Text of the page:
For the first series, Mark’s son Ben was my riding stunt double, but back then I was new and less experienced. Now I do it all, unless we need to double up and shoot two scenes at the same time.
Seamus has two doubles – Jonny Wilkinson and Mojo, a smaller horse I’m not a huge fan of as he’s not as fast, or as big. It’s important to have them there though, if Seamus ever gets tired and needs a break – which happens when we’re doing lots of takes on the beach or uphill. But I don’t like riding other horses – I mean Seamus would literally gallop through fire for me – although when it came to it, they wouldn’t actually let us do it…
But don’t show him a puddle! He’ll come to an abrupt halt and dance around it. You can shoot at him, bombs can go off beside him and it doesn’t rattle him at all. But he’ll throw you off the back of him for a little water.
I do miss riding between series, but because I’m used to taking risks on Seamus, I’m worried I might push myself on a horse that I’m not familiar with, so I tend not to. Even in this series, there was a little bit less riding in Cornwall because Ross was in London, and I felt it. If you’re reading this, Debbie [Horsfield, Poldark’s writer]… next series: more riding, less House of Commons, please! Because I don’t know if anything will ever beat riding along that beach for me.
The trainer’s story
When it came to picking a horse for Aidan in Poldark [says horse trainer Mark Atkinson], we read the books, read the script and liaised with the art department. They were keen that he looked like a utility animal that could pull a plough if needed and could cope with the rough terrain in Cornwall at that time – a Defender, not a Ferrari.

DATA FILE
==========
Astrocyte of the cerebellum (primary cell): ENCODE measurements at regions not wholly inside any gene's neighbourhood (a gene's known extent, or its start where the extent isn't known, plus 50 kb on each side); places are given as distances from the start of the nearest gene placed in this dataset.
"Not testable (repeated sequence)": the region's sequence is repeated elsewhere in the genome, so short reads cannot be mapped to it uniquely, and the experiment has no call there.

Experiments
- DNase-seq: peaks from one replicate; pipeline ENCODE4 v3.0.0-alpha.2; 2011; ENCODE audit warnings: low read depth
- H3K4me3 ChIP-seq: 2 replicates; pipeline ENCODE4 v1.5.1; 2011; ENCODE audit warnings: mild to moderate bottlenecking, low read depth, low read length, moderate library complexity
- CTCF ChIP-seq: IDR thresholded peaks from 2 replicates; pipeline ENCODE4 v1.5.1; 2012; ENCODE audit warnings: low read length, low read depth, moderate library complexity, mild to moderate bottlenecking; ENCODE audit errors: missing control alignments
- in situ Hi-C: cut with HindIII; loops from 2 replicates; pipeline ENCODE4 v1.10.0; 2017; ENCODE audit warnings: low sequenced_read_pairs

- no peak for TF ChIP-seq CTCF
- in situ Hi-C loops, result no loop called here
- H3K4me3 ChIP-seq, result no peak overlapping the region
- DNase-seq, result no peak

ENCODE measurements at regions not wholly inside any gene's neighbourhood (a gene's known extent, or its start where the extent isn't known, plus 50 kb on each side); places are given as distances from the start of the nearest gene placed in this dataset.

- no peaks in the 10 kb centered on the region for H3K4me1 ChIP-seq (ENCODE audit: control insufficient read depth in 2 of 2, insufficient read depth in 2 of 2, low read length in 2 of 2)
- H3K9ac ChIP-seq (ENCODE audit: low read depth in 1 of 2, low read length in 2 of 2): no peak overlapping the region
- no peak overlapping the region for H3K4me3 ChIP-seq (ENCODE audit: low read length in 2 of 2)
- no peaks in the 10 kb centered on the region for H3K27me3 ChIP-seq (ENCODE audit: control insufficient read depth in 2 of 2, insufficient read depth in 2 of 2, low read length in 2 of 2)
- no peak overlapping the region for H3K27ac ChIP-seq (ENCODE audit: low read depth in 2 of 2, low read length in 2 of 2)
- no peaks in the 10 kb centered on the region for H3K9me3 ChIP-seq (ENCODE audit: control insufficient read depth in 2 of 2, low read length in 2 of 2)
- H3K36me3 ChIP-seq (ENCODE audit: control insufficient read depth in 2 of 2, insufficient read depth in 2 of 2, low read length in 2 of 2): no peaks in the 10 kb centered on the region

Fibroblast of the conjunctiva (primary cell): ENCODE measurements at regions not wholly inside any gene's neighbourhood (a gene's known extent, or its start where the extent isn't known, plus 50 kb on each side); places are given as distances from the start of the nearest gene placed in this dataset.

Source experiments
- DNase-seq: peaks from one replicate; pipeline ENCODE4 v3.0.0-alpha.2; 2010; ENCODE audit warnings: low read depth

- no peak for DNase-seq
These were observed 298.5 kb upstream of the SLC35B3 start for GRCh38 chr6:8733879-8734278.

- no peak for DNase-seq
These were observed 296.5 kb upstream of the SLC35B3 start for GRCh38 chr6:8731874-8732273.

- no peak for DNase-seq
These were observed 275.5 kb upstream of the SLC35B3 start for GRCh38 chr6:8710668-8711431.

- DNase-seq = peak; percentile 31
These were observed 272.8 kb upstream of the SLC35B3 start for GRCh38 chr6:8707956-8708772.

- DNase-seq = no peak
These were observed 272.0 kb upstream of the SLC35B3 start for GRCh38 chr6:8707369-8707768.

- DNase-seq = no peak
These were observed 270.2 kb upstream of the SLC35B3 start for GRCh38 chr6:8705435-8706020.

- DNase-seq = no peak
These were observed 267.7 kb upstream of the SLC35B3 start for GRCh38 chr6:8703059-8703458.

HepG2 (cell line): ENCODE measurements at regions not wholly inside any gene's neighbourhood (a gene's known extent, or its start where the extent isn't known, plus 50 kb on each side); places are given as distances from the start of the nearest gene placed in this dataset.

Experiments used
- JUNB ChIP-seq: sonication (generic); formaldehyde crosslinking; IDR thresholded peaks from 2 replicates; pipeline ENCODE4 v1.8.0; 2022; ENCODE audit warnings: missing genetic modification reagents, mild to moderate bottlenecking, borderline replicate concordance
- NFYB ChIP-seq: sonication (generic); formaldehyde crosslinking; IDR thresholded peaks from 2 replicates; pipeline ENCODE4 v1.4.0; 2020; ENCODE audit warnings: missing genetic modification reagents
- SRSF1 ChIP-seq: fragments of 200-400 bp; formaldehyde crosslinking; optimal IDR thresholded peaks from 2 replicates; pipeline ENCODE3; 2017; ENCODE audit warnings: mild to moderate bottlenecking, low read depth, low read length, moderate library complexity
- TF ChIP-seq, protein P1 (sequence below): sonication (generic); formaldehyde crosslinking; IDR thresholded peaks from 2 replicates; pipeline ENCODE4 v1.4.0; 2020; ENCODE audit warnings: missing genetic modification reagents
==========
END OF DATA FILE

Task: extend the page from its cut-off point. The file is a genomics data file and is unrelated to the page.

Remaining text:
We selected five horses for Aidan to try, eventually got it down to two, and then decided on Seamus. Aidan actually preferred another horse, Jonny Wilkinson, because he was bigger – Seamus is 15.3 hands to Jonny’s 17 hands – and quicker. But he looked more relaxed on Seamus and I managed to persuade him.
Seamus was born in Ireland, he’s an Irish draught. That’s why, I think, he really likes Aidan. He’ll lift his head and prick his ears when he hears Aidan’s voice. And Aidan is so soppy with him, he’s always hugging him and patting him. They’re two of a kind.
Aidan had ridden in The Hobbit, but not much at all, so we had to teach him to ride, then make him ride like Ross – with a little of the military cavalryman, but predominantly as a Cornish farmer who learnt to ride as a child on a pony bareback. We didn’t want him to be too polished or stiff – Ross’s character is a bit wild and manly, so we wanted the style of riding to reflect that.